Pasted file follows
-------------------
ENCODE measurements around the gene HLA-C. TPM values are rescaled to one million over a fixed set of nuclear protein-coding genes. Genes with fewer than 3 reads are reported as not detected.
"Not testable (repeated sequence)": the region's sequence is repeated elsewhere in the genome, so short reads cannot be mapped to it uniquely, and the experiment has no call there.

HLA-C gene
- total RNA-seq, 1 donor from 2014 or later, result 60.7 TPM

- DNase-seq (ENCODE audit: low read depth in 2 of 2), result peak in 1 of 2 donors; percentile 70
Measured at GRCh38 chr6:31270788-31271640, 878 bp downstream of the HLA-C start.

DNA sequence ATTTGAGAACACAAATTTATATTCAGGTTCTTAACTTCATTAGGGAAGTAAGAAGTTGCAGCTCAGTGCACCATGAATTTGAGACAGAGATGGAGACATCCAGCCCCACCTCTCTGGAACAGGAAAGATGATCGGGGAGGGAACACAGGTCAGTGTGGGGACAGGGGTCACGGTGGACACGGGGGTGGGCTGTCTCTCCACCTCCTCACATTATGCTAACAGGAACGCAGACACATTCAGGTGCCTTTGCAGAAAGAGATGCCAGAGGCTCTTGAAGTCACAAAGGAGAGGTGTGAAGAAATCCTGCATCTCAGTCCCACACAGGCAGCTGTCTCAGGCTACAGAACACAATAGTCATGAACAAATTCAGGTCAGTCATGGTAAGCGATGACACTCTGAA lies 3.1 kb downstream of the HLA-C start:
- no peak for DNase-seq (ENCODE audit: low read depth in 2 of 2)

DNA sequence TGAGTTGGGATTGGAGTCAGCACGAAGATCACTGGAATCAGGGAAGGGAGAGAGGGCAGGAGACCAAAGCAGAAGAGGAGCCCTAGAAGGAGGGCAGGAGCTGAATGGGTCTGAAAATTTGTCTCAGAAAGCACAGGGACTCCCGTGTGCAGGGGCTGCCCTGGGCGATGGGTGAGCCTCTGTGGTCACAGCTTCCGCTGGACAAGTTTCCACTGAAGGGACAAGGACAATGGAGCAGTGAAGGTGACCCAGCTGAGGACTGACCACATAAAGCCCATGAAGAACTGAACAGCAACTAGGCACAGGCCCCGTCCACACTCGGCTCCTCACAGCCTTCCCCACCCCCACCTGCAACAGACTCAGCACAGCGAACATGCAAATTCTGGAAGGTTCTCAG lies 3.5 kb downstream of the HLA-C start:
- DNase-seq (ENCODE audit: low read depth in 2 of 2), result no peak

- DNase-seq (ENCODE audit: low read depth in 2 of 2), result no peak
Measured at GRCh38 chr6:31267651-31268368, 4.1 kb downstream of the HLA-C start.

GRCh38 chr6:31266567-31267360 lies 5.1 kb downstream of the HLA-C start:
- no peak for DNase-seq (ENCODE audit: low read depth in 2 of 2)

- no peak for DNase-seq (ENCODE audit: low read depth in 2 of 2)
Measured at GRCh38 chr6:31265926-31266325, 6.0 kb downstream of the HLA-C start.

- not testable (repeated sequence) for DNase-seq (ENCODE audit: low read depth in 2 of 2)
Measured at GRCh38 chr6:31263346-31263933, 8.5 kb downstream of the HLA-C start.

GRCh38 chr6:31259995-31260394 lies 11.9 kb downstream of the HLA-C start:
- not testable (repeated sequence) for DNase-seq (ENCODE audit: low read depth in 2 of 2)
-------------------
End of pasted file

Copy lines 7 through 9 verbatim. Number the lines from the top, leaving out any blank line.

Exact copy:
DNA sequence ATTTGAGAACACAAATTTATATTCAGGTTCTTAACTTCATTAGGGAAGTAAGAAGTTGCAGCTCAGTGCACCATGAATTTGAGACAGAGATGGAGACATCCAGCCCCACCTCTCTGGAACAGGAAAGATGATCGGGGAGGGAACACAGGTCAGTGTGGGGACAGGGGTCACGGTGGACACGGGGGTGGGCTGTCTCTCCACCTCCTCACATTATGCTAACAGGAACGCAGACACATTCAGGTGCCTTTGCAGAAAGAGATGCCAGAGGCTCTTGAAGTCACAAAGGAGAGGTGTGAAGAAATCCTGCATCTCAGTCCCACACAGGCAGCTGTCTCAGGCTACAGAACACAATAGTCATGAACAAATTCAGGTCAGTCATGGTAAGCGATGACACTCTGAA lies 3.1 kb downstream of the HLA-C start:
- no peak for DNase-seq (ENCODE audit: low read depth in 2 of 2)

DNA sequence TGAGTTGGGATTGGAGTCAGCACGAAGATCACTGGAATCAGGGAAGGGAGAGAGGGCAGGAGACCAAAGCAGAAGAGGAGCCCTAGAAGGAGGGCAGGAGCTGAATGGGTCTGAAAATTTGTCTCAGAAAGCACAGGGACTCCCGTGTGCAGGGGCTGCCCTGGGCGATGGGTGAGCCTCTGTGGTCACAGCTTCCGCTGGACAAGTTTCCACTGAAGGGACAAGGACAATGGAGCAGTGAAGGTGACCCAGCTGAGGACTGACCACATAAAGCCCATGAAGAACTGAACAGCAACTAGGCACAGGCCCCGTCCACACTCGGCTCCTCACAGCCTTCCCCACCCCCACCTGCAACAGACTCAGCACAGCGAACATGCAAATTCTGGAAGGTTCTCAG lies 3.5 kb downstream of the HLA-C start: